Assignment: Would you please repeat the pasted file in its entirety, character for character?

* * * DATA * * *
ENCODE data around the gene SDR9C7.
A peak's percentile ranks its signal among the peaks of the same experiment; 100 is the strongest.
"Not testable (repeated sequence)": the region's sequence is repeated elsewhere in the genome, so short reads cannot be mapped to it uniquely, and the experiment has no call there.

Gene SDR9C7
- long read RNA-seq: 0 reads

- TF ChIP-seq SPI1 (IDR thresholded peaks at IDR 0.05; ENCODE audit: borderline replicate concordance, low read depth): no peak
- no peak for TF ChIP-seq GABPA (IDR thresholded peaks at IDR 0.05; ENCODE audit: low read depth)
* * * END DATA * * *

ENCODE data around the gene SDR9C7.
A peak's percentile ranks its signal among the peaks of the same experiment; 100 is the strongest.
"Not testable (repeated sequence)": the region's sequence is repeated elsewhere in the genome, so short reads cannot be mapped to it uniquely, and the experiment has no call there.

Gene SDR9C7
- long read RNA-seq: 0 reads

- TF ChIP-seq SPI1 (IDR thresholded peaks at IDR 0.05; ENCODE audit: borderline replicate concordance, low read depth): no peak
- no peak for TF ChIP-seq GABPA (IDR thresholded peaks at IDR 0.05; ENCODE audit: low read depth)